By: E&P Staff
One day after winning re-election, President Bush held a rare press conference. With the campaign pressure off, and with neither “side” having to worry about an embarrassing flub, the president and the press pack enjoyed a little bantering.
“I want to thank you all for your hard work in the campaign,” Bush informed the reporters. “I told you that the other day, and you probably thought I was just seeking votes.” This provoked general laughter.
“But now that you voted. … I really meant it. I appreciate the hard work of the press corps. We all put in long hours, and you were away from your families for a long period of time. But the country’s better off when we have a vigorous and free press covering our elections, and thanks for your work.
“With that overt pandering, I’ll answer a few questions.”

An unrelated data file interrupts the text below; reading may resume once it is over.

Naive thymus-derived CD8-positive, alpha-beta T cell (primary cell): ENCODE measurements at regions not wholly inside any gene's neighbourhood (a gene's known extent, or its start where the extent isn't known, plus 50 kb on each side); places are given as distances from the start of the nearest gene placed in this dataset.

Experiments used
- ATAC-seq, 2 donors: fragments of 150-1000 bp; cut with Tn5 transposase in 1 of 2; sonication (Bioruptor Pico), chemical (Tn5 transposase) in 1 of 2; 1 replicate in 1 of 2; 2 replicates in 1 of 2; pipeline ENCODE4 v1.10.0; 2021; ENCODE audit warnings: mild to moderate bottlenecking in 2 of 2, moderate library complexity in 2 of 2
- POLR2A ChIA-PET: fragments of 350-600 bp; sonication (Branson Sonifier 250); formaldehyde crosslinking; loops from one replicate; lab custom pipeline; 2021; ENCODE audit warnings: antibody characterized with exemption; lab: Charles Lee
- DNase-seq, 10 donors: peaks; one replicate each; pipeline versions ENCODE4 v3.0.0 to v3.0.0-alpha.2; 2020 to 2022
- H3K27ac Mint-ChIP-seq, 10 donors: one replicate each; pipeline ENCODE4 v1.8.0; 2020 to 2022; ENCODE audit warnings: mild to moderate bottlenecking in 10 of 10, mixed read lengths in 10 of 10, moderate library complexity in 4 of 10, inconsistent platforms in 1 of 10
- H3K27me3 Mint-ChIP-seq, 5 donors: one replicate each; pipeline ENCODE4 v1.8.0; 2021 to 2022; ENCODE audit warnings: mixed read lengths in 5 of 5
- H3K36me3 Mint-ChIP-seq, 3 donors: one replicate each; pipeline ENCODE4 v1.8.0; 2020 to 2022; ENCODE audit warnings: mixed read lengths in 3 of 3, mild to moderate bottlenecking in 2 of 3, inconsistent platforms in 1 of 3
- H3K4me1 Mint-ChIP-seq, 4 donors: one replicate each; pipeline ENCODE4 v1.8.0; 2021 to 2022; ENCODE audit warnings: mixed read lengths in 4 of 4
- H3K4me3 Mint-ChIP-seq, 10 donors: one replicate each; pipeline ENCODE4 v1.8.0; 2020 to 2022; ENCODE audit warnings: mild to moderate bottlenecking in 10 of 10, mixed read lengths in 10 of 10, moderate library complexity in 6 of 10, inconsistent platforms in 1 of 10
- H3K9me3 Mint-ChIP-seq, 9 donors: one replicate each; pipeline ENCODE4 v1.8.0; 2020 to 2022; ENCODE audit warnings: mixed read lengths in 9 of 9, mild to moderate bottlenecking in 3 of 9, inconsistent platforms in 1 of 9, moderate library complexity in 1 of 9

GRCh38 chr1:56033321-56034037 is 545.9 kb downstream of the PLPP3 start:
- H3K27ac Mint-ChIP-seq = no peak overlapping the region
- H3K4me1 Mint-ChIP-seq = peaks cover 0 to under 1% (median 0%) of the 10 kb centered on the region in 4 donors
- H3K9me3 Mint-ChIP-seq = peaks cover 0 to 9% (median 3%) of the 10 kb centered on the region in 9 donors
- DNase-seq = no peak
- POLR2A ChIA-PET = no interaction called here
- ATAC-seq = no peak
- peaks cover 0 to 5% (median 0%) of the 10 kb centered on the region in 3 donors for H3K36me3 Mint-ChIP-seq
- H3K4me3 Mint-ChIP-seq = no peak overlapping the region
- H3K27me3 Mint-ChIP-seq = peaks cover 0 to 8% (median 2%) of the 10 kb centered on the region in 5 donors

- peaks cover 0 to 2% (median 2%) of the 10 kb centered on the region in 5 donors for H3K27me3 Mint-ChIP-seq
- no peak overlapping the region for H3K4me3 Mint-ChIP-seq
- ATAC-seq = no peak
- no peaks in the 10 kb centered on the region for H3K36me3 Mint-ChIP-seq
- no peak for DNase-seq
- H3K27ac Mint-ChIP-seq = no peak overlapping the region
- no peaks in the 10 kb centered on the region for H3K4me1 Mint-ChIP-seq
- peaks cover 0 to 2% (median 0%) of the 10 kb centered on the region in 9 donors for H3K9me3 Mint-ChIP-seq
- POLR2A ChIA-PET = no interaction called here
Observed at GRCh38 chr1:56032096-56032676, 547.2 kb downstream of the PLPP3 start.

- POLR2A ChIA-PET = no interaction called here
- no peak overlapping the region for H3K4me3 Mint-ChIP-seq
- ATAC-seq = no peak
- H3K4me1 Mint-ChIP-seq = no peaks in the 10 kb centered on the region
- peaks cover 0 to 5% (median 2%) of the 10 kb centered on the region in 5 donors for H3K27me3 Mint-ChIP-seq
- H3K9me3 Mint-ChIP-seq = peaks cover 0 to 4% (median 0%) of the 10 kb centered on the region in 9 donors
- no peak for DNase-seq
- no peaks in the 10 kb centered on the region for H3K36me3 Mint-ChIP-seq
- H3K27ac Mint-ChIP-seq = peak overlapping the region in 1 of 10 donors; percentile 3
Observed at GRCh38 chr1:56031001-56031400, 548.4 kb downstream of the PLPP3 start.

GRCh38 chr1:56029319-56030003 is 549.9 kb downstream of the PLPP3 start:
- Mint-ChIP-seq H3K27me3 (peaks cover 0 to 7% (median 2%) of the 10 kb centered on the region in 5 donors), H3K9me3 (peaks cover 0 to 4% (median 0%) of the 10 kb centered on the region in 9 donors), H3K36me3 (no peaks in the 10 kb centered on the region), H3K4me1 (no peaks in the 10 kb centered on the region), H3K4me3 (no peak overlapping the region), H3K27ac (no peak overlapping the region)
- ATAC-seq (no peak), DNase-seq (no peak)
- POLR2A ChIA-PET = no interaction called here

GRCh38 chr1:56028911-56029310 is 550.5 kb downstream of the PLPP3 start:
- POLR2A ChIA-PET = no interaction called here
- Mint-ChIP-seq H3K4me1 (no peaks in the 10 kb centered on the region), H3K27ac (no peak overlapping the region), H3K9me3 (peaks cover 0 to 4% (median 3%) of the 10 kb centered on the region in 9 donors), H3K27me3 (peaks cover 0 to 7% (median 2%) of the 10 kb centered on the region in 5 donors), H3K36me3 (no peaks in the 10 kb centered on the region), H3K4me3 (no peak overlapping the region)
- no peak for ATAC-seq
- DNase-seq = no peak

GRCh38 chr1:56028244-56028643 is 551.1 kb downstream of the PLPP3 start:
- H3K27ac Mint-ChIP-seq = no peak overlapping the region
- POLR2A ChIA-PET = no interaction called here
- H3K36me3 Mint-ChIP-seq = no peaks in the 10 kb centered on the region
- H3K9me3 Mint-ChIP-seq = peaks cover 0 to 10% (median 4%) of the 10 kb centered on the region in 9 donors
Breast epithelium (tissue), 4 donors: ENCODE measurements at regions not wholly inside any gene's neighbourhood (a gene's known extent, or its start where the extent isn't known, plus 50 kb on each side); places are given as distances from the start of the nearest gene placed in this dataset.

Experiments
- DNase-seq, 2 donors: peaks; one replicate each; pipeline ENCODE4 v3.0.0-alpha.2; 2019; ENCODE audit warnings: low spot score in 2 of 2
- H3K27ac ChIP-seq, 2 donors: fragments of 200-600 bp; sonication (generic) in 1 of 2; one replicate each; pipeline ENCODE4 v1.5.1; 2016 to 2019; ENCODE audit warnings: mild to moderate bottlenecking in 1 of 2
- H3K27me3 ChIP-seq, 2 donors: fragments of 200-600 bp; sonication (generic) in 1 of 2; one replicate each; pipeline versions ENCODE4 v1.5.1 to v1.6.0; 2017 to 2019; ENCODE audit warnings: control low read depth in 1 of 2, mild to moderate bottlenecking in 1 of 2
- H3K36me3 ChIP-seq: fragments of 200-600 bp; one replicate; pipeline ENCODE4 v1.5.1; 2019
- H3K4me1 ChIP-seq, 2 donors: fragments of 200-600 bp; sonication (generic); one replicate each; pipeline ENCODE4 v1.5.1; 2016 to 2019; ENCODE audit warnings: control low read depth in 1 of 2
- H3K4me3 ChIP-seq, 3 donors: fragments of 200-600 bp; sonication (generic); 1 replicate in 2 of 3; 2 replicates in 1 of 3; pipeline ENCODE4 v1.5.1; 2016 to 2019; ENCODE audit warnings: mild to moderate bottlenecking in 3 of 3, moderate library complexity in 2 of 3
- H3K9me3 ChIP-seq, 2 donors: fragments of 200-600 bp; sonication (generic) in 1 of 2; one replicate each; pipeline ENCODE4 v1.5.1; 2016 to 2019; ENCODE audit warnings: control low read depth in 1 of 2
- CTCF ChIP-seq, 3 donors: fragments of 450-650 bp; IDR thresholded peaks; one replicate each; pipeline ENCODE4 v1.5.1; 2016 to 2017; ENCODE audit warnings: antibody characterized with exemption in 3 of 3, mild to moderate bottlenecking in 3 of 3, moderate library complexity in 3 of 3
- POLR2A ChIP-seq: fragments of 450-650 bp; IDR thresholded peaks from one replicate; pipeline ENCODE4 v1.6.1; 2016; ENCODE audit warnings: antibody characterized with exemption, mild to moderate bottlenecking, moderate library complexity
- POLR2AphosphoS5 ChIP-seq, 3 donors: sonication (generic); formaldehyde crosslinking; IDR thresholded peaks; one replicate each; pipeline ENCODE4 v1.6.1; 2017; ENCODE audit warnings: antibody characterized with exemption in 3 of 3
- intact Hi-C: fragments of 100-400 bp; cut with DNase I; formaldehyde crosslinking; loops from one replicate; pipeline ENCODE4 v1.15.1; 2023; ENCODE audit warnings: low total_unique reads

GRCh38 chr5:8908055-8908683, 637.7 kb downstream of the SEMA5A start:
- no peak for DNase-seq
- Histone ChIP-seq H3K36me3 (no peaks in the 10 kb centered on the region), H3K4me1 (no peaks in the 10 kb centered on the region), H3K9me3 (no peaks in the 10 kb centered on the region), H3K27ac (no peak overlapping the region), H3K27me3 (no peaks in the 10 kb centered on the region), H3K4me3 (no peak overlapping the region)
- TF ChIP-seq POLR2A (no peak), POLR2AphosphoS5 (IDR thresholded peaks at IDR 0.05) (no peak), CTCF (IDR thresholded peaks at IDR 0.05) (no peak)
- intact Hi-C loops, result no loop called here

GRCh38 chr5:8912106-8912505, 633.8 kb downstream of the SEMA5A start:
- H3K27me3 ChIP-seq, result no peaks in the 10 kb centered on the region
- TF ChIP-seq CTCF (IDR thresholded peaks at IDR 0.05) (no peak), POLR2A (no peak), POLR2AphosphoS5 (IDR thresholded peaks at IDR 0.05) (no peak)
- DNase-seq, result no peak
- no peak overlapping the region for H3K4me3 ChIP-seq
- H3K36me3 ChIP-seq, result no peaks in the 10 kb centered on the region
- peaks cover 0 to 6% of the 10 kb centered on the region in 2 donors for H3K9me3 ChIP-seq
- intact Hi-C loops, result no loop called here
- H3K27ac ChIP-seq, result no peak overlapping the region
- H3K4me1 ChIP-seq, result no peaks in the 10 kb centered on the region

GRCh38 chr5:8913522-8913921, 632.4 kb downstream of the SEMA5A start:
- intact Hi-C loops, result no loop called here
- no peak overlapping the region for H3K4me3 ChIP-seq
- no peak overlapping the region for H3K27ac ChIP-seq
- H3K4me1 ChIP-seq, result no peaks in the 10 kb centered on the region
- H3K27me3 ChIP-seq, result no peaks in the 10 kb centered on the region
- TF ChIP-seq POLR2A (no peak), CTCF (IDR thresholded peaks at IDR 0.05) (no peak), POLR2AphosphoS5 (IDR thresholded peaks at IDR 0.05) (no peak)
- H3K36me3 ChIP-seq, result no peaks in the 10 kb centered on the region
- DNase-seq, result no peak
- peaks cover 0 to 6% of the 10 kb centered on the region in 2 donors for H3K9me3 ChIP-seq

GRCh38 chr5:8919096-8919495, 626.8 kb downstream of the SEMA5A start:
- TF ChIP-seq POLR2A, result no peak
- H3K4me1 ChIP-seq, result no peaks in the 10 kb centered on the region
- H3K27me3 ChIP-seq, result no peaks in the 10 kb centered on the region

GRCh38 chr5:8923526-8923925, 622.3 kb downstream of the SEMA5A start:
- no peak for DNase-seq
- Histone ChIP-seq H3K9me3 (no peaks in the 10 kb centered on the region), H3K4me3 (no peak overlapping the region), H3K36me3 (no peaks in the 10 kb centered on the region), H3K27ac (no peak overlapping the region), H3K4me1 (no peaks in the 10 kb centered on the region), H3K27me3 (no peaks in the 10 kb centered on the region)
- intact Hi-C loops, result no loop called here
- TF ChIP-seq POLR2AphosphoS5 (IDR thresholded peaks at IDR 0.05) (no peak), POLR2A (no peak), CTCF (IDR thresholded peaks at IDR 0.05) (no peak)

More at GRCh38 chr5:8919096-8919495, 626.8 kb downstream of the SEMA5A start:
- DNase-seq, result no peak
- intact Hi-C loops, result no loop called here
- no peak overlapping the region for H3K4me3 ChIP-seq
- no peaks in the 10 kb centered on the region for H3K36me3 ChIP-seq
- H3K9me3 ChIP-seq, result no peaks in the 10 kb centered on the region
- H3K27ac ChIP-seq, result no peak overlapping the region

The first query, related to Iraq, was in the usual three parts.
“Now that I’ve got the will of the people at my back, I’m going to start enforcing the one-question rule,” Bush responded. “That was three questions.” More laughter.
Not much later, another multi-part query came.
“Again, he violated the one-question rule right off the bat,” Bush said. “Obviously you didn’t listen to the will of the people.”
Later, a reporter asked if the president felt “more free” to act now.
“Oh, in terms of feeling free: Well, I don’t think you’ll let me be too free,” he said. “There is, there’s accountability, and there are constraints on the presidency, as there should be in any system.
“Listen, thank you,” he concluded. “I look forward to working with you.
“I’ve got a question for you: How many of you are going to be here for a second term, please raise your hand? Gosh, we’re going to have a lot of fun then. Thank you all.”